It has been eight years since the Honduran military removed democratically elected president Manuel Zelaya from office. The post-coup period was characterized by social turmoil, violent repression by state forces, and a breakdown in the rule of law.

In November 2013, shortly before Honduras’ last presidential elections, CEPR published a report on the country’s economic situation since the 2009 coup showing that economic growth had slowed, social spending had decreased, and unemployment had worsened.

On Sunday, November 26, Honduras will again be holding presidential elections. In this post, we provide a brief, fresh overview of the macroeconomic and social indicators in Honduras since the coup, in order to help understand the economic context in which these elections will unfold.

1. Economic Growth: In the years preceding the coup, Honduras averaged 3.8 percent annual per capita GDP growth. Since 2010, this has dropped to 1.8 percent. The figure below compares Honduras’ per capita GDP growth with the region. Though higher than regional peers Guatemala and El Salvador, the decline relative to the pre-coup period was deeper in Honduras.

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2. Unemployment: The labor market has gotten considerably worse since the 2009 coup. Unemployment reached a low of 3.0 percent in 2008, but has steadily increased to 7.4 percent in 2016. These numbers only tell part of the story. Developing countries often follow a pattern of low formal unemployment rates and high underemployment rates. The lack of a social safety net often forces people in developing countries to take any work they can find, regardless of quality or equitability. Subemployed workers either receive less than the minimum wage, or work fewer hours than they desire. The graph below shows unemployment, subemployment, and total underemployment, the sum of unemployment and subemployment, since 2005. After falling 10.5 percentage points from 2005 to 2008, underemployment has since increased by 27.5 percentage points. More than 63 percent of the economically active population is either unemployed, working for less than minimum wage, or working fewer hours than desired.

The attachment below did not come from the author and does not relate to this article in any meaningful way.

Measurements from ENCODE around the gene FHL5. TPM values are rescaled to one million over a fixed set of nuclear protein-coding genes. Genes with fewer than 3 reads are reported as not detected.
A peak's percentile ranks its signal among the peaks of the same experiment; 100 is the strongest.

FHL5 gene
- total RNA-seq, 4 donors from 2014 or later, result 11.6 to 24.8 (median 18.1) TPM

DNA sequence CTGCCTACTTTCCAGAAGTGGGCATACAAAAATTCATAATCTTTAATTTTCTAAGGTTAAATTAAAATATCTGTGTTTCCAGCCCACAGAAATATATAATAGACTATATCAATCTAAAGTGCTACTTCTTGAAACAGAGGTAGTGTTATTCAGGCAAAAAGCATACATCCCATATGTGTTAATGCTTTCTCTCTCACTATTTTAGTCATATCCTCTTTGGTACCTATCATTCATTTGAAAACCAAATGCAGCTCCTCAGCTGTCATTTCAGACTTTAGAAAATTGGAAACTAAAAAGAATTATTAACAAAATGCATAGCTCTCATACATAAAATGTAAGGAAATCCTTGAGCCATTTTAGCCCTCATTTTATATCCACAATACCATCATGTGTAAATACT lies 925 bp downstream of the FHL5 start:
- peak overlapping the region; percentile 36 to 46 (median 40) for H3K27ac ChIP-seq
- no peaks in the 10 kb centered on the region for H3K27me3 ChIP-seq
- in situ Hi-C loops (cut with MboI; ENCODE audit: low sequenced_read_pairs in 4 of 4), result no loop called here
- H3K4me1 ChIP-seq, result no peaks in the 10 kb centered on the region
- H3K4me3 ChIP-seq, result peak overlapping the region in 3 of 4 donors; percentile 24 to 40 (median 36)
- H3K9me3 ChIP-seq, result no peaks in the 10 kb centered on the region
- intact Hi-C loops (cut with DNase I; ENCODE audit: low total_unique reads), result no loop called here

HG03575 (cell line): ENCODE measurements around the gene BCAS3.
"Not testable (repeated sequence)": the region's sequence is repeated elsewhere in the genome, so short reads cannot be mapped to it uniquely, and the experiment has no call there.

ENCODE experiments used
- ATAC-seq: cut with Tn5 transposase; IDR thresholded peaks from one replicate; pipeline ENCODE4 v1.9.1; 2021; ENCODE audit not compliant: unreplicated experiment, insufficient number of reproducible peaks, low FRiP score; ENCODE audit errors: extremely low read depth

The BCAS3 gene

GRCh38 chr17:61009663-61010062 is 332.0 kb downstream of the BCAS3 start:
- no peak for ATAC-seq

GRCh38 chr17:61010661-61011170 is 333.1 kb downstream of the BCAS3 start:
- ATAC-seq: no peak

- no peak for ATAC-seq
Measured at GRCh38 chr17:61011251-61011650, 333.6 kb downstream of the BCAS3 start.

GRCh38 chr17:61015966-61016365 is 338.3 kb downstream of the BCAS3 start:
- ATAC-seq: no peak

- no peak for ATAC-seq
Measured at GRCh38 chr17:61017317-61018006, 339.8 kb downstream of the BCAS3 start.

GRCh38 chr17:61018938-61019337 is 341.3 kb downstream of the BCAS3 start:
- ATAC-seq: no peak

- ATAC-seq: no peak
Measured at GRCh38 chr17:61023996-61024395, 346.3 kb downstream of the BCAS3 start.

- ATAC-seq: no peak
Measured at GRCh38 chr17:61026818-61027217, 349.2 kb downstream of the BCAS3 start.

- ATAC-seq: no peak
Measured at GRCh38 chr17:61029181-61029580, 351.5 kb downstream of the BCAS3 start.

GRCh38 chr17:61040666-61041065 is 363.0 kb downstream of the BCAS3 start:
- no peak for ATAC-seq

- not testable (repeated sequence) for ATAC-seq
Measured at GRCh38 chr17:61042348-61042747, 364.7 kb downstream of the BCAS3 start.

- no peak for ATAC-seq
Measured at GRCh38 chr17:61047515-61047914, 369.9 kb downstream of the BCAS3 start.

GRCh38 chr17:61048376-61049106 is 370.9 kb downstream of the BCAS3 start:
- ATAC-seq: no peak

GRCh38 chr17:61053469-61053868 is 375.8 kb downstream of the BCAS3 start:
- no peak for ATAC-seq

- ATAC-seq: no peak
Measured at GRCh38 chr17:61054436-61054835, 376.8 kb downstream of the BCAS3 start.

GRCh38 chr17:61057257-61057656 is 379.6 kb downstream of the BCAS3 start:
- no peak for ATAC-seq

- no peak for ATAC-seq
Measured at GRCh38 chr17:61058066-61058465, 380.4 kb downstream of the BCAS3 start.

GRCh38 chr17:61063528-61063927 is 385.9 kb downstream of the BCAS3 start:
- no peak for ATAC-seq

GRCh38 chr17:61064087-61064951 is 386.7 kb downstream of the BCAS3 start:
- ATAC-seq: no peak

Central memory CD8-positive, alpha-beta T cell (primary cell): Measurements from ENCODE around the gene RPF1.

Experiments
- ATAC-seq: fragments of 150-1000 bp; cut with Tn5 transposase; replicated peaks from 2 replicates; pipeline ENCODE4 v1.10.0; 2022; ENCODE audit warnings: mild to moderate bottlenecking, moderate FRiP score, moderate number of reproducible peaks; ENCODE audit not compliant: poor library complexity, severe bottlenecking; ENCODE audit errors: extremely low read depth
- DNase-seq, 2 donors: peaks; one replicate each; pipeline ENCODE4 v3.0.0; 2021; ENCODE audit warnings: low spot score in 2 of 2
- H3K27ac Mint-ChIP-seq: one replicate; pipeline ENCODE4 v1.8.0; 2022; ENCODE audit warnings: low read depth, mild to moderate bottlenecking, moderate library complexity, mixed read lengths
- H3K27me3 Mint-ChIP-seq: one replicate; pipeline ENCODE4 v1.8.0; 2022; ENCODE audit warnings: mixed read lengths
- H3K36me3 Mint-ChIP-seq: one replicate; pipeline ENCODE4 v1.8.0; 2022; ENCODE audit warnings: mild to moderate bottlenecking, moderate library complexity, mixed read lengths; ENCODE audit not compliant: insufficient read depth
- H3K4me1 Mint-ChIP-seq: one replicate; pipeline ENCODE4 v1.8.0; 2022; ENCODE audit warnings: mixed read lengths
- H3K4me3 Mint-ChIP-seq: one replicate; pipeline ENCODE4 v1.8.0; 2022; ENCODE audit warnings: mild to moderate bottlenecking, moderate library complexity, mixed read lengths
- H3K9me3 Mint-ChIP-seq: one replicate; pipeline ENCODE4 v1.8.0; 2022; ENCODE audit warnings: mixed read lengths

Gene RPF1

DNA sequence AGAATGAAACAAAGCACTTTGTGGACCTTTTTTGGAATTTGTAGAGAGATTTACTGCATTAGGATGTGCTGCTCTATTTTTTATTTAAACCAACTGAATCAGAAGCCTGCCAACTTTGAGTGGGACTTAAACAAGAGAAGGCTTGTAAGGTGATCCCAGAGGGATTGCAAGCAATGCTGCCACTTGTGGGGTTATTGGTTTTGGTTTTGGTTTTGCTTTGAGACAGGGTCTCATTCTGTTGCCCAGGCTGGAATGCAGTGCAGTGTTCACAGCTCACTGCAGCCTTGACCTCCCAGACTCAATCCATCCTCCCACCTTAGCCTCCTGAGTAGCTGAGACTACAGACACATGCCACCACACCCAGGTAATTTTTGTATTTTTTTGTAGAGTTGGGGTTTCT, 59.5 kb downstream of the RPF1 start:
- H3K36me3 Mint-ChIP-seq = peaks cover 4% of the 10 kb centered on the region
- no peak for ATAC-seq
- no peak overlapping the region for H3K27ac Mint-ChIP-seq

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3. Unemployment by Gender: The employment situation has been particularly devastating for women. Historically, the underemployment rate for women has been significantly lower than that for men. Since 2008, however, the female underemployment rate has more than doubled, and in 2015, for the first time, the rate for women actually surpassed that for men ― though there was a slight improvement in 2016.  

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4. Minimum Wage: Increasing unemployment and underemployment has occurred in a context of a minimum wage that is rising far slower than it did in the years preceding the coup. President Manuel Zelaya drastically increased the minimum wage from 2006 to 2009. During that time period, the average annual real minimum wage increase was 18.9 percent. Since the coup, however, the minimum wage has been increasing far more slowly, at just 7.1 percent.